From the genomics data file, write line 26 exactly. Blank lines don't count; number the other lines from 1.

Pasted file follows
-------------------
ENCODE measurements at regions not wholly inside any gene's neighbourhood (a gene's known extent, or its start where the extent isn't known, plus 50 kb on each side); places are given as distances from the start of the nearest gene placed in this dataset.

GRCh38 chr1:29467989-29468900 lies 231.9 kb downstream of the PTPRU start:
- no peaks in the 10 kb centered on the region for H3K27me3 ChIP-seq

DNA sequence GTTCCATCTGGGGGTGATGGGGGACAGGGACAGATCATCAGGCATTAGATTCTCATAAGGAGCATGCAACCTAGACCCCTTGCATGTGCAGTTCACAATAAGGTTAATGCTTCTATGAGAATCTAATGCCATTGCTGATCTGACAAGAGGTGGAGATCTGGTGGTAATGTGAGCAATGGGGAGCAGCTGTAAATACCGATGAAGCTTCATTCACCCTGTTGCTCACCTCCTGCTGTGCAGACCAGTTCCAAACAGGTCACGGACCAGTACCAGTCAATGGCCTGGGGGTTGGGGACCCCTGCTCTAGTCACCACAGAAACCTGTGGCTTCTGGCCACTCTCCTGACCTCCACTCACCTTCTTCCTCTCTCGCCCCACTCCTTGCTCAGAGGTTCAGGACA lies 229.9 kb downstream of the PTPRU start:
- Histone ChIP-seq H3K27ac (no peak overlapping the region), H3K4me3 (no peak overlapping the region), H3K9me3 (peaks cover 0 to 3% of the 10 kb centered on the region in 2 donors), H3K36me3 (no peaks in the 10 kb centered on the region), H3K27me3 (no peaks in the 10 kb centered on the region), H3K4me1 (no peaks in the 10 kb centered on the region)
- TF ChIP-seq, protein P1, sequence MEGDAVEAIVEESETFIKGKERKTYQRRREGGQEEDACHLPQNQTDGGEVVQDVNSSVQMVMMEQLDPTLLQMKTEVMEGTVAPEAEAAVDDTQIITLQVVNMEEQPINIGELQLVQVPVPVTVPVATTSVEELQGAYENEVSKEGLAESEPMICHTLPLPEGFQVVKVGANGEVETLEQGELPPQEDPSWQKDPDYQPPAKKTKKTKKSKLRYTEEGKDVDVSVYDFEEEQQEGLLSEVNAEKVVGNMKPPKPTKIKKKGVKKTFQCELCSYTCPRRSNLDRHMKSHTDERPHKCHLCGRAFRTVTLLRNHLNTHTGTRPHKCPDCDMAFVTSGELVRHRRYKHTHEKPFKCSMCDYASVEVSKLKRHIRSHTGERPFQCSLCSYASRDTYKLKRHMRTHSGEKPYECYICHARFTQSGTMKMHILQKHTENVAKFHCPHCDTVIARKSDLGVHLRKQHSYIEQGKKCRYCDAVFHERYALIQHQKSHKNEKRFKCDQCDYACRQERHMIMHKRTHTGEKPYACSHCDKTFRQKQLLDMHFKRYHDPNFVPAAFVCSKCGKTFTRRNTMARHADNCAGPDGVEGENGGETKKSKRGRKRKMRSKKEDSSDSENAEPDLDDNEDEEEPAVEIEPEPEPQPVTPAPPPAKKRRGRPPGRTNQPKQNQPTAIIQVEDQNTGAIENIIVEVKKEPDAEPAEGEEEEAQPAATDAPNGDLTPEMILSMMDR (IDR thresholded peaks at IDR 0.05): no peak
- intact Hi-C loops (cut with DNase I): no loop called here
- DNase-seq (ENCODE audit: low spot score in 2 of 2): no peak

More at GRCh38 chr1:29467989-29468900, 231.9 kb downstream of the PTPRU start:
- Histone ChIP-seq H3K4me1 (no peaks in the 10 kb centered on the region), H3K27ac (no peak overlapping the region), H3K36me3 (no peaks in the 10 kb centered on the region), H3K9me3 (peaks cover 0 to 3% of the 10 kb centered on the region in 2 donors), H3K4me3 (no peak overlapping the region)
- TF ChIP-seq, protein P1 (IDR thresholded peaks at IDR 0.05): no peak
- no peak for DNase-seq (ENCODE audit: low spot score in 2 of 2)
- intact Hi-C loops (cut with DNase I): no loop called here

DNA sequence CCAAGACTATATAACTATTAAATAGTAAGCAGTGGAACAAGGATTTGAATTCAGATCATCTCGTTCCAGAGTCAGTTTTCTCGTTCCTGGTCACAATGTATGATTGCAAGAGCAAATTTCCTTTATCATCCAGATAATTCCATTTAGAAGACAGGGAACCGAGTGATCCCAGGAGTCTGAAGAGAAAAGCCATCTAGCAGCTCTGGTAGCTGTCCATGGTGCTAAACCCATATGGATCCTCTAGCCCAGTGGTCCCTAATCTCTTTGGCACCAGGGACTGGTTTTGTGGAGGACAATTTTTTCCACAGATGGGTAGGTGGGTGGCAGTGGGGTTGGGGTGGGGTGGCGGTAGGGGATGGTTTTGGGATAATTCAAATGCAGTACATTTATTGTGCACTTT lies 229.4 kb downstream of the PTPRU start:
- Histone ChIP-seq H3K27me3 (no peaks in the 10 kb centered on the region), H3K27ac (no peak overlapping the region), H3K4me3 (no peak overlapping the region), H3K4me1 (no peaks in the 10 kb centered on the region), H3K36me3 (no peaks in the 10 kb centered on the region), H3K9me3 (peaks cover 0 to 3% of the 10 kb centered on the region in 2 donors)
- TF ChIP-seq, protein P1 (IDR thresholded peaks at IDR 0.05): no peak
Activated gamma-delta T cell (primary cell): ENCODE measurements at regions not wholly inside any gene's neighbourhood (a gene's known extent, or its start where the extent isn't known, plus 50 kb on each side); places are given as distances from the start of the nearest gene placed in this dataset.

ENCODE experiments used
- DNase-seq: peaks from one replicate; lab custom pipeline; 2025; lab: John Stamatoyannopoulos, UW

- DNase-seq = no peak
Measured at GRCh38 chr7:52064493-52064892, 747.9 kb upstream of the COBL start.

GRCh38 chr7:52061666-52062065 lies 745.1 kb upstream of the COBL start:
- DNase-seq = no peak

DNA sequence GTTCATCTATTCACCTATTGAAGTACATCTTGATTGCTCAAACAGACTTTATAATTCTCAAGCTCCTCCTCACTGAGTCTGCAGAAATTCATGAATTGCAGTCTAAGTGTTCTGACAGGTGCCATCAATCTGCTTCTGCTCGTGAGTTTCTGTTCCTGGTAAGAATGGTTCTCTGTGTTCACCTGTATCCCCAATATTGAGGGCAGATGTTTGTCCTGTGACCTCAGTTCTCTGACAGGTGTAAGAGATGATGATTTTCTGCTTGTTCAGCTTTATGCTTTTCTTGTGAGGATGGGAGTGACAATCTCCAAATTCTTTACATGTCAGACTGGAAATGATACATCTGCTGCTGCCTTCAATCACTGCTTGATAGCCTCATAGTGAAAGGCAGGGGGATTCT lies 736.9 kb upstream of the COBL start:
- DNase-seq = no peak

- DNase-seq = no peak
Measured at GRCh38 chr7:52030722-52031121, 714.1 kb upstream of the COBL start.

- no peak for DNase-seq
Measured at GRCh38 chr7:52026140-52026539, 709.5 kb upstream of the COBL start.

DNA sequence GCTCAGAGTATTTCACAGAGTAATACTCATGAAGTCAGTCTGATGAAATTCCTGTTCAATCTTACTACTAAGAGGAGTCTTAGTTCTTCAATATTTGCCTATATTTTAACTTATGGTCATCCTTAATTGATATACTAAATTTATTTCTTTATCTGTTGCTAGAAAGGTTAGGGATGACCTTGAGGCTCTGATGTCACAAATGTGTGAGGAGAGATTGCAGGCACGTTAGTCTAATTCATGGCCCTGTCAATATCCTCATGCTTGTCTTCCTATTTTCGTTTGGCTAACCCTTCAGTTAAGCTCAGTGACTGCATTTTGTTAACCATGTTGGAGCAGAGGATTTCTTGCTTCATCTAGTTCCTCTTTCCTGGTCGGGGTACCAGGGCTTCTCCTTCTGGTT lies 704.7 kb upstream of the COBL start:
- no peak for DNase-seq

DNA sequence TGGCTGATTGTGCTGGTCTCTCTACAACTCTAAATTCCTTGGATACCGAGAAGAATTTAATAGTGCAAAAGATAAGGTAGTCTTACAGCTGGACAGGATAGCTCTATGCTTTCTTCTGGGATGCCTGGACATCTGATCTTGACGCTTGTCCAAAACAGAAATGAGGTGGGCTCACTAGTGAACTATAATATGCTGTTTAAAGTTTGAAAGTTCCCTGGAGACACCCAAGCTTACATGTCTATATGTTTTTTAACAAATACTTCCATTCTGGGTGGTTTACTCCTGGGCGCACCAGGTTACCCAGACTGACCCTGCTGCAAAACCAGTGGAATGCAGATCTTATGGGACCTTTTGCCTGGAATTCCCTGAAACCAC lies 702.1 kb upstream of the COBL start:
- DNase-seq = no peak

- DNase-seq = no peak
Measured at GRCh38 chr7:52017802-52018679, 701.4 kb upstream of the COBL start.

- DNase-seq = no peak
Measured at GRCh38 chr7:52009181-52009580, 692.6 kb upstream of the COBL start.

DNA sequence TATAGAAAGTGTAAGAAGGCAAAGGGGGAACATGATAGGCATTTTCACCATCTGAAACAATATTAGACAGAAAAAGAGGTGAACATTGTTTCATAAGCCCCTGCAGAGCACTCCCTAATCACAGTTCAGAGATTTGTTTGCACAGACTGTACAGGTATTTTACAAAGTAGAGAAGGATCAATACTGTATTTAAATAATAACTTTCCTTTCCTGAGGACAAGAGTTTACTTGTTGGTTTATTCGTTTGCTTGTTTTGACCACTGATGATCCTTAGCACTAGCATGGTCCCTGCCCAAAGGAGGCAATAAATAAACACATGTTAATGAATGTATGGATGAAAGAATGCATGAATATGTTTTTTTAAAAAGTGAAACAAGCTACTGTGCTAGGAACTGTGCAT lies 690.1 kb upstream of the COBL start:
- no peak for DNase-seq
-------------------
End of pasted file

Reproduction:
- DNase-seq = no peak